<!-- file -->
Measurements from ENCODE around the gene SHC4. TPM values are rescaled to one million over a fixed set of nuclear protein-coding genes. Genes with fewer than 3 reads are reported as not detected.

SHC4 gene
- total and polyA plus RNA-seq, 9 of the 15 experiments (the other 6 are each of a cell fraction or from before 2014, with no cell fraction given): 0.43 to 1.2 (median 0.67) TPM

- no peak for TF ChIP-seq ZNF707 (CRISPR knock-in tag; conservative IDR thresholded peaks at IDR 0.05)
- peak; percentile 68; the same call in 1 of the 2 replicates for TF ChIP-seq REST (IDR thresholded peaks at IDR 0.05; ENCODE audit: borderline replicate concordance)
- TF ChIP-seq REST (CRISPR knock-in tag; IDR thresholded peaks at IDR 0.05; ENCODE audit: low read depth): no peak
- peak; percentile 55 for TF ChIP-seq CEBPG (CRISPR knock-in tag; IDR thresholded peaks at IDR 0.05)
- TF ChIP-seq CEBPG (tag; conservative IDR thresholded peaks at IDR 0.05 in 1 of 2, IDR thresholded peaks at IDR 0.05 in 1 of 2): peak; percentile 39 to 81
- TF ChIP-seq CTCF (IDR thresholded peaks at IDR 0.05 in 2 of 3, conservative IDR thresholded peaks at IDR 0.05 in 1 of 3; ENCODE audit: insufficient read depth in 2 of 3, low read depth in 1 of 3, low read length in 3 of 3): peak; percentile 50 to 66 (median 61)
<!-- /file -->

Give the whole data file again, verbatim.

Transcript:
Measurements from ENCODE around the gene SHC4. TPM values are rescaled to one million over a fixed set of nuclear protein-coding genes. Genes with fewer than 3 reads are reported as not detected.

SHC4 gene
- total and polyA plus RNA-seq, 9 of the 15 experiments (the other 6 are each of a cell fraction or from before 2014, with no cell fraction given): 0.43 to 1.2 (median 0.67) TPM

- no peak for TF ChIP-seq ZNF707 (CRISPR knock-in tag; conservative IDR thresholded peaks at IDR 0.05)
- peak; percentile 68; the same call in 1 of the 2 replicates for TF ChIP-seq REST (IDR thresholded peaks at IDR 0.05; ENCODE audit: borderline replicate concordance)
- TF ChIP-seq REST (CRISPR knock-in tag; IDR thresholded peaks at IDR 0.05; ENCODE audit: low read depth): no peak
- peak; percentile 55 for TF ChIP-seq CEBPG (CRISPR knock-in tag; IDR thresholded peaks at IDR 0.05)
- TF ChIP-seq CEBPG (tag; conservative IDR thresholded peaks at IDR 0.05 in 1 of 2, IDR thresholded peaks at IDR 0.05 in 1 of 2): peak; percentile 39 to 81
- TF ChIP-seq CTCF (IDR thresholded peaks at IDR 0.05 in 2 of 3, conservative IDR thresholded peaks at IDR 0.05 in 1 of 3; ENCODE audit: insufficient read depth in 2 of 3, low read depth in 1 of 3, low read length in 3 of 3): peak; percentile 50 to 66 (median 61)